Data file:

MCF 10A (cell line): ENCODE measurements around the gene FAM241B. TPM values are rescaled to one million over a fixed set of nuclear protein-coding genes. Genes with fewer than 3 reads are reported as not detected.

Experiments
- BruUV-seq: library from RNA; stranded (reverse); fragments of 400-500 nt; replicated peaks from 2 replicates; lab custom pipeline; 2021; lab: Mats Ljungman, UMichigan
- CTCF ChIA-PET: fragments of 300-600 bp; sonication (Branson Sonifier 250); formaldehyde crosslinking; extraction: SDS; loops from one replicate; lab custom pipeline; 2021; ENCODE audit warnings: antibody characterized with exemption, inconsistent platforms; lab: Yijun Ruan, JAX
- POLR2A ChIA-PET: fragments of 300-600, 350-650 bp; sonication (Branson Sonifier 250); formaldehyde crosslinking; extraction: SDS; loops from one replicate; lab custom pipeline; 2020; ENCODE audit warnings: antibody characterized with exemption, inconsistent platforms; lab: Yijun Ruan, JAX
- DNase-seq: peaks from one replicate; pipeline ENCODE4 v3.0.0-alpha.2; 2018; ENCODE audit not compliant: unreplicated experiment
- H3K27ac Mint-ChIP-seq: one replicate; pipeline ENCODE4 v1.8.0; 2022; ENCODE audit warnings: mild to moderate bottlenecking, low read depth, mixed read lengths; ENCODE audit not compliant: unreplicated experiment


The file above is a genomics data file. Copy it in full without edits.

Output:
MCF 10A (cell line): ENCODE measurements around the gene FAM241B. TPM values are rescaled to one million over a fixed set of nuclear protein-coding genes. Genes with fewer than 3 reads are reported as not detected.

Experiments
- BruUV-seq: library from RNA; stranded (reverse); fragments of 400-500 nt; replicated peaks from 2 replicates; lab custom pipeline; 2021; lab: Mats Ljungman, UMichigan
- CTCF ChIA-PET: fragments of 300-600 bp; sonication (Branson Sonifier 250); formaldehyde crosslinking; extraction: SDS; loops from one replicate; lab custom pipeline; 2021; ENCODE audit warnings: antibody characterized with exemption, inconsistent platforms; lab: Yijun Ruan, JAX
- POLR2A ChIA-PET: fragments of 300-600, 350-650 bp; sonication (Branson Sonifier 250); formaldehyde crosslinking; extraction: SDS; loops from one replicate; lab custom pipeline; 2020; ENCODE audit warnings: antibody characterized with exemption, inconsistent platforms; lab: Yijun Ruan, JAX
- DNase-seq: peaks from one replicate; pipeline ENCODE4 v3.0.0-alpha.2; 2018; ENCODE audit not compliant: unreplicated experiment
- H3K27ac Mint-ChIP-seq: one replicate; pipeline ENCODE4 v1.8.0; 2022; ENCODE audit warnings: mild to moderate bottlenecking, low read depth, mixed read lengths; ENCODE audit not compliant: unreplicated experiment